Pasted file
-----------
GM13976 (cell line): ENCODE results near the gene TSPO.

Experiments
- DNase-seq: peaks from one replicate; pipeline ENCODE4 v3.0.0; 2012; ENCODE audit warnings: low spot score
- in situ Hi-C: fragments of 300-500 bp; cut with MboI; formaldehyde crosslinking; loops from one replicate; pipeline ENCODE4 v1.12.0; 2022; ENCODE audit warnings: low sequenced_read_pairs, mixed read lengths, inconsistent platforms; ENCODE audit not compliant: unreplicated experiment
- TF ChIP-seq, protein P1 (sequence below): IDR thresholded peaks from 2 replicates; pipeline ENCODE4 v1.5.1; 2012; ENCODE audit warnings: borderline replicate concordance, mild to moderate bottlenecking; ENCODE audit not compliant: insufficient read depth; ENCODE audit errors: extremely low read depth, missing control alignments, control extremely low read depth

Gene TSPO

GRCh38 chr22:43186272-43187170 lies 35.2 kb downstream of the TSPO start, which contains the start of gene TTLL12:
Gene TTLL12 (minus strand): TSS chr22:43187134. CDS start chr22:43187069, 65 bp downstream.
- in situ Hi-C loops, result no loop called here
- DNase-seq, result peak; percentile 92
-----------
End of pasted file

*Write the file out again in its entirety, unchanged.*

GM13976 (cell line): ENCODE results near the gene TSPO.

Experiments
- DNase-seq: peaks from one replicate; pipeline ENCODE4 v3.0.0; 2012; ENCODE audit warnings: low spot score
- in situ Hi-C: fragments of 300-500 bp; cut with MboI; formaldehyde crosslinking; loops from one replicate; pipeline ENCODE4 v1.12.0; 2022; ENCODE audit warnings: low sequenced_read_pairs, mixed read lengths, inconsistent platforms; ENCODE audit not compliant: unreplicated experiment
- TF ChIP-seq, protein P1 (sequence below): IDR thresholded peaks from 2 replicates; pipeline ENCODE4 v1.5.1; 2012; ENCODE audit warnings: borderline replicate concordance, mild to moderate bottlenecking; ENCODE audit not compliant: insufficient read depth; ENCODE audit errors: extremely low read depth, missing control alignments, control extremely low read depth

Gene TSPO

GRCh38 chr22:43186272-43187170 lies 35.2 kb downstream of the TSPO start, which contains the start of gene TTLL12:
Gene TTLL12 (minus strand): TSS chr22:43187134. CDS start chr22:43187069, 65 bp downstream.
- in situ Hi-C loops, result no loop called here
- DNase-seq, result peak; percentile 92